AFP (Oct. 17, 2014) Argentina launches a home-built satellite, a first for Latin America. It will ride a French-made Ariane 5 rocket into orbit, and will provide cell phone, digital TV, Internet and data services to the lower half of South America. Duration: 00:41 Video provided by AFP
Powered by NewsLook.com
This Week @ NASA, October 17, 2014

This Week @ NASA, October 17, 2014

NASA (Oct. 17, 2014) Power spacewalk, MAVEN’s “First Light”, Hubble finds extremely distant galaxy and more... Video provided by NASA
Powered by NewsLook.com
Saturn's 'Death Star' Moon Might Have A Hidden Ocean

Saturn's 'Death Star' Moon Might Have A Hidden Ocean

Newsy (Oct. 17, 2014) The smallest of Saturn's main moons, Mimas, wobbles as it orbits. Research reveals it might be due to a global ocean underneath its icy surface. Video provided by Newsy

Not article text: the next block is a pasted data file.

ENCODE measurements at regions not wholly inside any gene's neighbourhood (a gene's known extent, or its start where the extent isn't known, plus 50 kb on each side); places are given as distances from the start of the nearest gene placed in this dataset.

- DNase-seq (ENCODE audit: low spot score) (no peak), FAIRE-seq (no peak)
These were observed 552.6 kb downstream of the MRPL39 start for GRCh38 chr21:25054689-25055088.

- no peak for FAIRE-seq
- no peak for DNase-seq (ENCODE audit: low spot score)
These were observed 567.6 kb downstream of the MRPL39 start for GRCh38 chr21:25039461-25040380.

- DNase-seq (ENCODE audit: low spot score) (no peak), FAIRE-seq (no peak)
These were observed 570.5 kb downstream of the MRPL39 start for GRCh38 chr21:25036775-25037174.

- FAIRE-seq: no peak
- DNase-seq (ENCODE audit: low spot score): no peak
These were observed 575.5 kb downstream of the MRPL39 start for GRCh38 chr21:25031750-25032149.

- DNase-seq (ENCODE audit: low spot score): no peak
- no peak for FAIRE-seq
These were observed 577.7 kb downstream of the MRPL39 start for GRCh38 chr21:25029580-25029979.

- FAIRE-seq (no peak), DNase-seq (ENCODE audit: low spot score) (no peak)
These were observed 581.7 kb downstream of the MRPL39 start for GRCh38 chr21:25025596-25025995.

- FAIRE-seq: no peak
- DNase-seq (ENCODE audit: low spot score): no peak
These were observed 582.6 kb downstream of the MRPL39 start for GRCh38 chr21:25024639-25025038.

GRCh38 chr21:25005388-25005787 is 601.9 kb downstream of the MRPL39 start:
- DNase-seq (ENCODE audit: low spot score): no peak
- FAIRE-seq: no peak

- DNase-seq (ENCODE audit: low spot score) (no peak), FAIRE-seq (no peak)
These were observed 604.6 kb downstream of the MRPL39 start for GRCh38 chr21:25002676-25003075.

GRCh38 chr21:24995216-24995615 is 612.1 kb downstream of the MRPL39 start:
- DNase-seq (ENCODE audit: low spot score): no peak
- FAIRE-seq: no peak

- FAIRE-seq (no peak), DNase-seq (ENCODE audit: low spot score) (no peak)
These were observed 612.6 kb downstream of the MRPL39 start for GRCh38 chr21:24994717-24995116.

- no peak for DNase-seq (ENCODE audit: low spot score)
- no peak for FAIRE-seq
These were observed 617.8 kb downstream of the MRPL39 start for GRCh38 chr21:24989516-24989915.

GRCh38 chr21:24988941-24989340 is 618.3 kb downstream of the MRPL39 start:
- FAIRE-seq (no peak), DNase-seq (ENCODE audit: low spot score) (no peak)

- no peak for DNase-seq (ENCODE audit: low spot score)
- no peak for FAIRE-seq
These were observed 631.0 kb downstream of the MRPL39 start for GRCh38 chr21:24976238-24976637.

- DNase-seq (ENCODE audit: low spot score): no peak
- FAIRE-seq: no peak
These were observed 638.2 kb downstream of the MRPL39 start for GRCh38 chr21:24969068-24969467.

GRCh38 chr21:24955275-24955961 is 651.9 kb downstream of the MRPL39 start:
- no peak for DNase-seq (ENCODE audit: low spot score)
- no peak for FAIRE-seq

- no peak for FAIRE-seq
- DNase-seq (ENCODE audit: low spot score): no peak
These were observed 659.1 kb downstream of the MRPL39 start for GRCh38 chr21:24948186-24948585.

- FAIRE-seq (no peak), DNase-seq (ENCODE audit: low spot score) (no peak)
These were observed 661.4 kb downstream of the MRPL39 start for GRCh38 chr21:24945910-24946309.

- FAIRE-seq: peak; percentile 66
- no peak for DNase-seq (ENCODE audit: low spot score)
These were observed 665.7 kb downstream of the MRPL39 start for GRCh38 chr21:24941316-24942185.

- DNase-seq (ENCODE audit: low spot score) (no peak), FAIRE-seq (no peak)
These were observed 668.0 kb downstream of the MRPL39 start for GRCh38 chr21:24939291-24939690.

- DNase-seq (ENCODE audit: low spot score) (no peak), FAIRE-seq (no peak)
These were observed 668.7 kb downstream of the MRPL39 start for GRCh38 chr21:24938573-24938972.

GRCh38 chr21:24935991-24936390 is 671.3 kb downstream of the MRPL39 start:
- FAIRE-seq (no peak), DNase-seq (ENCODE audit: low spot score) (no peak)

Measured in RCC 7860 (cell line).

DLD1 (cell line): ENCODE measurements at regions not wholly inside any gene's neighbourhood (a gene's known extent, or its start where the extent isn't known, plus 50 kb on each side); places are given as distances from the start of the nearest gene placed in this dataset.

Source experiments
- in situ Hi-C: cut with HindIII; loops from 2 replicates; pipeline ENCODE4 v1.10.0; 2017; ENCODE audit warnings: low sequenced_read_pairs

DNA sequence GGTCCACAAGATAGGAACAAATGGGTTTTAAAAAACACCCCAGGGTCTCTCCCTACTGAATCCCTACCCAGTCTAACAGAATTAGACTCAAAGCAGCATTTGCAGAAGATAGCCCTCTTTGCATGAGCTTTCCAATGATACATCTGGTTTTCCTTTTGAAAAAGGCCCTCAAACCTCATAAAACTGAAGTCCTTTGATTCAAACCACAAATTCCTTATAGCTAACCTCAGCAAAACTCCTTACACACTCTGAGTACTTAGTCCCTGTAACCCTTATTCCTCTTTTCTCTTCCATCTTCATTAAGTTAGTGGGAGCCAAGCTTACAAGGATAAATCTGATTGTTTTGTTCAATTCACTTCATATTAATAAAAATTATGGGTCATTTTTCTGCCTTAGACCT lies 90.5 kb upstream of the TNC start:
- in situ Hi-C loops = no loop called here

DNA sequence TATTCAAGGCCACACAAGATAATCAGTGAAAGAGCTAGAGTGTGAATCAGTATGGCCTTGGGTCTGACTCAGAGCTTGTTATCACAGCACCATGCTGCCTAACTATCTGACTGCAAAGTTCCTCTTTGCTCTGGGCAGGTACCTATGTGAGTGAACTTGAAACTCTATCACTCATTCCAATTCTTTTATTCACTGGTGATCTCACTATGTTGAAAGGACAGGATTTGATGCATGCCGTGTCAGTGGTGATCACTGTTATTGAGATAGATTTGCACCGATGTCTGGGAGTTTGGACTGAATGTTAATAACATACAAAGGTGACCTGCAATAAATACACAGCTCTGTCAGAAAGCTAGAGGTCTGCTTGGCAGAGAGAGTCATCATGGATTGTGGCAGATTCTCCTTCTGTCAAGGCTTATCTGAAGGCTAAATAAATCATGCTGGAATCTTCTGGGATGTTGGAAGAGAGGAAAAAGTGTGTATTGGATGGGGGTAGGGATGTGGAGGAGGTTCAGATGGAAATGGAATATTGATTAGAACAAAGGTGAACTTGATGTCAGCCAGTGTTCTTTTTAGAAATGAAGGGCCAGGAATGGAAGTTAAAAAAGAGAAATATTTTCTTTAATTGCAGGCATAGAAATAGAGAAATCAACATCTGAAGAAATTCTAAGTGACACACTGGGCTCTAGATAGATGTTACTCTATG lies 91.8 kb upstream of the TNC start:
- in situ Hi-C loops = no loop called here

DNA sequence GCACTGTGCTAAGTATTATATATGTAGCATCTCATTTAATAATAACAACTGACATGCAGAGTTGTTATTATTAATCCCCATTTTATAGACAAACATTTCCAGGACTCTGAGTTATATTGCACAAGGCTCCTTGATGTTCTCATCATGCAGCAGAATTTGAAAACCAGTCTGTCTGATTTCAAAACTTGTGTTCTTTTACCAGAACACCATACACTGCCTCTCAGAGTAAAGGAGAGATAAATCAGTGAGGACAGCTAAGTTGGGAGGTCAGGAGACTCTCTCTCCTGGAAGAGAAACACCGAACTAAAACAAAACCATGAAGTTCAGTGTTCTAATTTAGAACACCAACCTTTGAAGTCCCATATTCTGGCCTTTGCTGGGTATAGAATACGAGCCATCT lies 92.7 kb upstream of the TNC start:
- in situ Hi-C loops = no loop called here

Powered by NewsLook.com

Search ScienceDaily

Number of stories in archives: 140,361

Find with keyword(s):
Enter a keyword or phrase to search ScienceDaily for related topics and research stories.

Save/Print:
Share:

Breaking News:

Strange & Offbeat Stories


Space & Time

Matter & Energy

Computers & Math

In Other News

... from NewsDaily.com

Science News

Health News

Environment News

Technology News



Save/Print:
Share:

Free Subscriptions


Get the latest science news with ScienceDaily's free email newsletters, updated daily and weekly. Or view hourly updated newsfeeds in your RSS reader:

Get Social & Mobile


Keep up to date with the latest news from ScienceDaily via social networks and mobile apps:

Have Feedback?


Tell us what you think of ScienceDaily -- we welcome both positive and negative comments. Have any problems using the site? Questions?
Mobile: iPhone Android Web
Follow: Facebook Twitter Google+
Subscribe: RSS Feeds Email Newsletters
Latest Headlines Health & Medicine Mind & Brain Space & Time Matter & Energy Computers & Math Plants & Animals Earth & Climate Fossils & Ruins